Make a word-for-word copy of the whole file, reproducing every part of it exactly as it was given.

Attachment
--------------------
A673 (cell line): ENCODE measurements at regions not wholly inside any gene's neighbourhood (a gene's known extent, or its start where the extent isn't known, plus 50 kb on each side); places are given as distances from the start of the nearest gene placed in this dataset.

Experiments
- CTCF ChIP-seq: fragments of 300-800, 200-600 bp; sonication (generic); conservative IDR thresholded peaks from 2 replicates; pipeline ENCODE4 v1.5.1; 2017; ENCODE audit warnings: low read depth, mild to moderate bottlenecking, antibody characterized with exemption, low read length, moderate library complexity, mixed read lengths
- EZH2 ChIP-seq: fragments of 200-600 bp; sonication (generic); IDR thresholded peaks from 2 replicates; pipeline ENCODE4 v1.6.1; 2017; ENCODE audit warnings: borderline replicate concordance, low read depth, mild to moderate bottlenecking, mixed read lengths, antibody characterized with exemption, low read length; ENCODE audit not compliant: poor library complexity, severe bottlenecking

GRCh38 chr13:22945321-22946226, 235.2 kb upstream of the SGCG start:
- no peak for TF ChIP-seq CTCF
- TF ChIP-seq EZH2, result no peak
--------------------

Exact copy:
A673 (cell line): ENCODE measurements at regions not wholly inside any gene's neighbourhood (a gene's known extent, or its start where the extent isn't known, plus 50 kb on each side); places are given as distances from the start of the nearest gene placed in this dataset.

Experiments
- CTCF ChIP-seq: fragments of 300-800, 200-600 bp; sonication (generic); conservative IDR thresholded peaks from 2 replicates; pipeline ENCODE4 v1.5.1; 2017; ENCODE audit warnings: low read depth, mild to moderate bottlenecking, antibody characterized with exemption, low read length, moderate library complexity, mixed read lengths
- EZH2 ChIP-seq: fragments of 200-600 bp; sonication (generic); IDR thresholded peaks from 2 replicates; pipeline ENCODE4 v1.6.1; 2017; ENCODE audit warnings: borderline replicate concordance, low read depth, mild to moderate bottlenecking, mixed read lengths, antibody characterized with exemption, low read length; ENCODE audit not compliant: poor library complexity, severe bottlenecking

GRCh38 chr13:22945321-22946226, 235.2 kb upstream of the SGCG start:
- no peak for TF ChIP-seq CTCF
- TF ChIP-seq EZH2, result no peak